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Kuwait’s heritage rebirth: 100 landmarks set for restoration to boost tourism

The entertainment and cultural projects, set to launch soon, are part of the government's program to diversify the economy's resources and establish an economic identity, reducing reliance solely on oil revenue.

  • The initiative to transform historical and heritage buildings into tourist attractions is part of Kuwait’s efforts to boost domestic tourism and establish additional entertainment and cultural projects to attract visitors.

  • National Council for Culture will intensify efforts in preserving heritage mosques and restoring them in accordance with architectural principles. This includes 51 historical mosques, the oldest of which dates back to the second half of the 1880s.

After the Council of Ministers assigned the National Council for Culture, Arts, and Letters to expedite the implementation of plans and programs to rehabilitate heritage and historical buildings and sites in the country, a government source unveiled a plan to transform over 100 historical and heritage buildings into tourist attractions. This initiative is part of the state’s efforts to boost domestic tourism and establish additional entertainment and cultural projects to attract visitors.

The source clarified that the National Council for Culture, Arts, and Literature is spearheading new projects to preserve heritage sites. In collaboration with the Kuwait Municipality and other relevant parties, they are conducting survey work on all historical buildings across the country’s regions. Subsequently, they have forwarded a list of these buildings to the Ministry of Finance – State Property Administration.

The source highlighted that the plan to restore historical and heritage buildings and monuments aims to revive the country’s cultural heritage. They noted the significant importance the political leadership places on heritage, culture, tourism, and entertainment projects. These projects, set to launch soon, are part of the government’s program to diversify the economy’s resources and establish an economic identity, reducing reliance solely on oil revenue.

He referred to the higher directives issued to the National Council for Culture to intensify efforts in preserving heritage mosques and restoring them in accordance with architectural principles. This includes 51 historical mosques, the oldest of which dates back to the second half of the 1880s.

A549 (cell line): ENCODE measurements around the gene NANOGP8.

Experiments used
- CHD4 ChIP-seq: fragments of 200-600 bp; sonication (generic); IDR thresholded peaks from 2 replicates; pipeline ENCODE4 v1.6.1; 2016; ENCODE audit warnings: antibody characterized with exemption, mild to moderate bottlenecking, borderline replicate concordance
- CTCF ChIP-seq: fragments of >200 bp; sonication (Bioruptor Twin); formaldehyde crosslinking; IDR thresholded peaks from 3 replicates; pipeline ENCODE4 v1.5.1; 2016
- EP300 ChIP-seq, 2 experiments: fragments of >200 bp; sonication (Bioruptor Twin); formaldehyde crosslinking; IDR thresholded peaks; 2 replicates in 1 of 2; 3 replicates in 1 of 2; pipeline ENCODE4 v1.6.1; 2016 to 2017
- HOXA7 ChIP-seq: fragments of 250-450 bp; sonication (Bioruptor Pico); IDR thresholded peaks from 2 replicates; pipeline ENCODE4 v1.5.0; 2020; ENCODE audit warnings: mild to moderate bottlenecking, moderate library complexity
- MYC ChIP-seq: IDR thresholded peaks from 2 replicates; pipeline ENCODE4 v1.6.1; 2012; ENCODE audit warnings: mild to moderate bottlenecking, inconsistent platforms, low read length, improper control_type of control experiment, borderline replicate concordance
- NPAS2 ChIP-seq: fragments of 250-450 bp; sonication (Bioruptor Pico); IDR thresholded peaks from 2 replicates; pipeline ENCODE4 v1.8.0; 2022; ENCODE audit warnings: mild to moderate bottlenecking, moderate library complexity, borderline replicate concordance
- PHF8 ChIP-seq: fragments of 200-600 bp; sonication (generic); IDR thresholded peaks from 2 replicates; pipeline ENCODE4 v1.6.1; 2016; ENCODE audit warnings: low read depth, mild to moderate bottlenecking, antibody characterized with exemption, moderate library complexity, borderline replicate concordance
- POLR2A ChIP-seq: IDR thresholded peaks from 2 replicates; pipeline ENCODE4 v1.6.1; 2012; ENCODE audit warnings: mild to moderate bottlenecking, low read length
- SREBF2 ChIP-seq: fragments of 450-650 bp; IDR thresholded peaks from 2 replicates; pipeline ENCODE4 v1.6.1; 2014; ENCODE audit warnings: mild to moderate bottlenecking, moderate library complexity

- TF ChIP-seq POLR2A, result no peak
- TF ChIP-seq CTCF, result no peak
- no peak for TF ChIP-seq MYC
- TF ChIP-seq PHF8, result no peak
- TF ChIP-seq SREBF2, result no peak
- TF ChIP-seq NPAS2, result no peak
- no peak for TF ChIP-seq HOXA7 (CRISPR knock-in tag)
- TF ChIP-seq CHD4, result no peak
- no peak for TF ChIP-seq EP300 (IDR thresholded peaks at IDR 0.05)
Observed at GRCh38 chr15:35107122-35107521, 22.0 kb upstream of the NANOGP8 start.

Maintenance and restoration

The National Council initiated restoration and maintenance work to preserve schools of historical significance. Work has been completed on the Al-Qabliya School for Girls, which has been transformed into a cultural and administrative center, the Kazma School in the Jahra region, also converted into a cultural and administrative center, and the Eastern Girls School, now functioning as a museum of modern art.

Work is also in progress on the Eastern Boys School, which will serve as a museum showcasing the history of education in Kuwait. Additionally, the National Council is undertaking efforts to restore the American Hospital, as well as the Sadu House and the Red Palace.

Due to advancements in administrative practices and the establishment of the National Council for Culture, Arts, and Letters, the responsibility for preserving archaeological buildings and antiquities in Kuwait was delegated to the council. Its engineering department is presently overseeing the restoration of several heritage buildings, including mosques, houses, and old official buildings. Some of these structures date back to the late nineteenth century, while others belong to the early twentieth century.

Heritage mosques

The number of historical mosques in Kuwait registered in the official records of the National Council for Culture is 51, with the oldest dating back to the second half of the 1880s. The Kuwaiti government places great importance on this archaeological wealth.

National Council officials explained that the system for classifying archaeological buildings is divided into four grades. The first grade comprises buildings of great importance that have typically remained unchanged or have permanently preserved their character, architectural, and historical qualities, such as the American Hospital and the Tribal School, followed by varying grades.

Shipbuilders

Among the buildings falling under the responsibility of the National Council for Culture, Arts, and Literature is the Al-Ayoub building in the Sharq region. This “hota” was historically utilized for building wooden ships and included houses for the families of some Qalalifs (shipmakers). Preparations are currently underway to convert these houses and the “hota” into a national museum for shipbuilding.

Among the archaeological buildings is the old municipality building, distinct from the Diwaniyah of Sheikh Mubarak. It is situated between Safat Square and Abdullah Al-Salem Street. This building served as the Kuwait Municipality headquarters, succeeding the aforementioned Diwaniyah. The National Council supervised the restoration of the building in preparation for its conversion into a museum for the Kuwait Municipality.

Additionally, among the historical buildings are the Sheikh Khazal Palace and the former National Museum.



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